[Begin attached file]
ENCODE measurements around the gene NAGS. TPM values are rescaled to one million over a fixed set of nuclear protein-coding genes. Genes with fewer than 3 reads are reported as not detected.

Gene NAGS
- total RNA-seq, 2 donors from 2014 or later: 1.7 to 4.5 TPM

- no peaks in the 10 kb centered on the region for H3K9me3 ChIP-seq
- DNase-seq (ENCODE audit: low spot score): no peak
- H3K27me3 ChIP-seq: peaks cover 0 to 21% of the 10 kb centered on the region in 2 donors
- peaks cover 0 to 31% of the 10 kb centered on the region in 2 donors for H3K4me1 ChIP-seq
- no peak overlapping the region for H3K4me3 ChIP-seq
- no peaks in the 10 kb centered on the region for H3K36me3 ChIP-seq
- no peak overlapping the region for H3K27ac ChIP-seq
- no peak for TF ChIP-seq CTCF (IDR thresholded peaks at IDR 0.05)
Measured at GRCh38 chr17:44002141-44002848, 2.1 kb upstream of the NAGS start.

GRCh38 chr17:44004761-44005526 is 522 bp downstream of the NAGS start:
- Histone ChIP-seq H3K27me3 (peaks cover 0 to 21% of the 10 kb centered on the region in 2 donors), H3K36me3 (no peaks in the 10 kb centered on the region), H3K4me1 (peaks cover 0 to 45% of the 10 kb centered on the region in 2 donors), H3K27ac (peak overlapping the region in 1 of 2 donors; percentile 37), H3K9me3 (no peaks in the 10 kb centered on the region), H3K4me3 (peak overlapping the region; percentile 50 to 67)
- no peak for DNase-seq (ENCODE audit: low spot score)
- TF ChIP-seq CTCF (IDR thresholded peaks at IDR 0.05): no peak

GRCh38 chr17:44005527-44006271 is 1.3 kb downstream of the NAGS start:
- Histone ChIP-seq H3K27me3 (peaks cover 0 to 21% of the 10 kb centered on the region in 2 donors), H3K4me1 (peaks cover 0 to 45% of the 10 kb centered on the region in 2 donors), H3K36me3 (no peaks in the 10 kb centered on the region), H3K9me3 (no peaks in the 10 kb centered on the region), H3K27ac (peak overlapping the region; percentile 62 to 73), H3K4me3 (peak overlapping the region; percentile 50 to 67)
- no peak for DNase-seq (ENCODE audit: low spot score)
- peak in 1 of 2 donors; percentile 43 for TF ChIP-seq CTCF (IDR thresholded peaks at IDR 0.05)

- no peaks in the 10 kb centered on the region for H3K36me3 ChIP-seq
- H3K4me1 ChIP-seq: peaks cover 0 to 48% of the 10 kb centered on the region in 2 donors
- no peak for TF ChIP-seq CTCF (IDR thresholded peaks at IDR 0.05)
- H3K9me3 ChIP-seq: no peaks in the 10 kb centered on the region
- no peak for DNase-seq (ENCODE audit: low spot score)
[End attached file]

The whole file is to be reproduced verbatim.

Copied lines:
ENCODE measurements around the gene NAGS. TPM values are rescaled to one million over a fixed set of nuclear protein-coding genes. Genes with fewer than 3 reads are reported as not detected.

Gene NAGS
- total RNA-seq, 2 donors from 2014 or later: 1.7 to 4.5 TPM

- no peaks in the 10 kb centered on the region for H3K9me3 ChIP-seq
- DNase-seq (ENCODE audit: low spot score): no peak
- H3K27me3 ChIP-seq: peaks cover 0 to 21% of the 10 kb centered on the region in 2 donors
- peaks cover 0 to 31% of the 10 kb centered on the region in 2 donors for H3K4me1 ChIP-seq
- no peak overlapping the region for H3K4me3 ChIP-seq
- no peaks in the 10 kb centered on the region for H3K36me3 ChIP-seq
- no peak overlapping the region for H3K27ac ChIP-seq
- no peak for TF ChIP-seq CTCF (IDR thresholded peaks at IDR 0.05)
Measured at GRCh38 chr17:44002141-44002848, 2.1 kb upstream of the NAGS start.

GRCh38 chr17:44004761-44005526 is 522 bp downstream of the NAGS start:
- Histone ChIP-seq H3K27me3 (peaks cover 0 to 21% of the 10 kb centered on the region in 2 donors), H3K36me3 (no peaks in the 10 kb centered on the region), H3K4me1 (peaks cover 0 to 45% of the 10 kb centered on the region in 2 donors), H3K27ac (peak overlapping the region in 1 of 2 donors; percentile 37), H3K9me3 (no peaks in the 10 kb centered on the region), H3K4me3 (peak overlapping the region; percentile 50 to 67)
- no peak for DNase-seq (ENCODE audit: low spot score)
- TF ChIP-seq CTCF (IDR thresholded peaks at IDR 0.05): no peak

GRCh38 chr17:44005527-44006271 is 1.3 kb downstream of the NAGS start:
- Histone ChIP-seq H3K27me3 (peaks cover 0 to 21% of the 10 kb centered on the region in 2 donors), H3K4me1 (peaks cover 0 to 45% of the 10 kb centered on the region in 2 donors), H3K36me3 (no peaks in the 10 kb centered on the region), H3K9me3 (no peaks in the 10 kb centered on the region), H3K27ac (peak overlapping the region; percentile 62 to 73), H3K4me3 (peak overlapping the region; percentile 50 to 67)
- no peak for DNase-seq (ENCODE audit: low spot score)
- peak in 1 of 2 donors; percentile 43 for TF ChIP-seq CTCF (IDR thresholded peaks at IDR 0.05)

- no peaks in the 10 kb centered on the region for H3K36me3 ChIP-seq
- H3K4me1 ChIP-seq: peaks cover 0 to 48% of the 10 kb centered on the region in 2 donors
- no peak for TF ChIP-seq CTCF (IDR thresholded peaks at IDR 0.05)
- H3K9me3 ChIP-seq: no peaks in the 10 kb centered on the region
- no peak for DNase-seq (ENCODE audit: low spot score)